October 2020
Volume 20, Issue 11
Open Access
Vision Sciences Society Annual Meeting Abstract  |   October 2020
Contour-object perception in psychosis
Author Affiliations & Notes
  • Rohit S Kamath
    University of Minnesota
  • Kimberly B Weldon
    University of Minnesota
  • Marisa J Sanchez
    University of Minnesota
  • Cheryl A Olman
    University of Minnesota
  • Scott R Sponheim
    Minneapolis VA Medical Center
    University of Minnesota
  • Michael-Paul Schallmo
    University of Minnesota
  • Footnotes
    Acknowledgements  U01 MH108150, P41 EB015894, P30 NS076408
Journal of Vision October 2020, Vol.20, 544. doi:https://doi.org/10.1167/jov.20.11.544
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      Rohit S Kamath, Kimberly B Weldon, Marisa J Sanchez, Cheryl A Olman, Scott R Sponheim, Michael-Paul Schallmo; Contour-object perception in psychosis. Journal of Vision 2020;20(11):544. doi: https://doi.org/10.1167/jov.20.11.544.

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      © ARVO (1962-2015); The Authors (2016-present)

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Abstract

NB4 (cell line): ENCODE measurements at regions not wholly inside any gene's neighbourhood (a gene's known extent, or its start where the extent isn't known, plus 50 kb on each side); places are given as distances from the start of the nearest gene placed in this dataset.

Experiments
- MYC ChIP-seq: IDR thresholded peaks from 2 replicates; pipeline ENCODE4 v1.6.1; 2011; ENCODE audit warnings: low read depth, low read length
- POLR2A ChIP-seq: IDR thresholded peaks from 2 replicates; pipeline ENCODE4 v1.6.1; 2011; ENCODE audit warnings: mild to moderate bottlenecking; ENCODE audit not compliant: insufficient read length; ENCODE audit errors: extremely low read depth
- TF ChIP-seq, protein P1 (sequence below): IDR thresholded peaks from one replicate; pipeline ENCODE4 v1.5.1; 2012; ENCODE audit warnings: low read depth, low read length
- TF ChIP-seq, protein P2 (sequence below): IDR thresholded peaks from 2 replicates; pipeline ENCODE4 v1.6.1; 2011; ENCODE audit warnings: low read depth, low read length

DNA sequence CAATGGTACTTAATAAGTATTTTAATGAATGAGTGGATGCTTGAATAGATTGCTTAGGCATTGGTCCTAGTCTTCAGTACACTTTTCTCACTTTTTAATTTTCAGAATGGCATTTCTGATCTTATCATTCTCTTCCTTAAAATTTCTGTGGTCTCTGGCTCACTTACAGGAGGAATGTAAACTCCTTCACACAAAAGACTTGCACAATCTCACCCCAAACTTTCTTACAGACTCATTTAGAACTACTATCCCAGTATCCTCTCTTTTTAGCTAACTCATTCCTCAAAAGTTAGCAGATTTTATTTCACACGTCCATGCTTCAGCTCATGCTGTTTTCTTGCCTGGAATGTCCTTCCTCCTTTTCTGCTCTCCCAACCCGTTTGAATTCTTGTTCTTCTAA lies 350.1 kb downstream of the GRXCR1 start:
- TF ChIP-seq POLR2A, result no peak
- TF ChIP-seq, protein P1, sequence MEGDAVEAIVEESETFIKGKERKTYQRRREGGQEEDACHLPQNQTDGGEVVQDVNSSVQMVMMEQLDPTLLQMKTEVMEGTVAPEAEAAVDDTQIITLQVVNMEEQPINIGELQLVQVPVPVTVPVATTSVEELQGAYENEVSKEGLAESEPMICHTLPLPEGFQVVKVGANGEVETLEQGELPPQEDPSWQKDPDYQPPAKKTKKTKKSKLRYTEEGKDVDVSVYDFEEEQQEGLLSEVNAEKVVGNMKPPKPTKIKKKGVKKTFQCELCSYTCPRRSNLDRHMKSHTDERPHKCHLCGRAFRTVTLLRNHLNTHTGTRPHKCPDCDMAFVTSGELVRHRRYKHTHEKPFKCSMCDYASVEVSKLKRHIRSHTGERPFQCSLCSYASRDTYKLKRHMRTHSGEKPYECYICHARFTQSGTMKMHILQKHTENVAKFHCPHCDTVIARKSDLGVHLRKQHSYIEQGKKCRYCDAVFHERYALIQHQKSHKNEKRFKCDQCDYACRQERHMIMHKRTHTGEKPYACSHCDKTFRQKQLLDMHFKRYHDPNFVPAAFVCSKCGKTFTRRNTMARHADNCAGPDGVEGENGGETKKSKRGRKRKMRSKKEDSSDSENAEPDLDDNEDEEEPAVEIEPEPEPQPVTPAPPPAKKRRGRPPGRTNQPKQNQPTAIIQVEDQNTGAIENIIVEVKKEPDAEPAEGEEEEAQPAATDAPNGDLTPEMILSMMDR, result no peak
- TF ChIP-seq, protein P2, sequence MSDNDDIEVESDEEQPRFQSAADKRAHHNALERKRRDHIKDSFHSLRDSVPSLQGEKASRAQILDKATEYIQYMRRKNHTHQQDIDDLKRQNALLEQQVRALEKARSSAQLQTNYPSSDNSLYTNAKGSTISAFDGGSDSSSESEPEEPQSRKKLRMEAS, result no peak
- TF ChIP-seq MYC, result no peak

Visual contour integration, the process that represents spatially separated elements as a single unified contour, has been consistently found to be impaired in schizophrenia. Recent work suggests that this deficit could be associated with psychotic symptoms and not specific to a diagnosis of schizophrenia. We examined a transdiagnostic sample of 37 participants with psychosis, 25 unaffected first degree relatives, and 20 healthy controls as a part of the Psychosis Human Connectome Project. We obtained a behavioral index of contour perception by measuring orientation jitter thresholds in a psychophysical task. People with psychosis showed impaired contour perception (i.e., tolerating less contour jitter) in agreement with previous findings. People with schizophrenia also showed significantly lower accuracy in discriminating contour objects without jitter than people with bipolar disorder. However, we found no relationship between tolerance of jitter and severity of psychosis symptoms or level of disorganization, measured using the Scale for Assessment of Positive Symptoms, the Brief Psychiatric Rating Scale, and the Sensory Gating Inventory. We also used 7 tesla functional MRI (fMRI) to measure responses in primary visual cortex (V1) during an analogous task inside the scanner. Across participant groups, V1 fMRI responses were lower for aligned versus scrambled contours. This effect of contour alignment appears consistent with previous studies of predictive coding in visual cortex. Additionally, we quantified task-based functional connectivity using a psychophysiological interaction analysis. Preliminary results showed stronger functional connectivity between the lateral geniculate nucleus and V1 for aligned verses scrambled contour stimuli among healthy controls. Our results may suggest a relationship between abnormal neural response modulation in early visual cortex, and well-known impairments in visual contour perception among people with psychosis.

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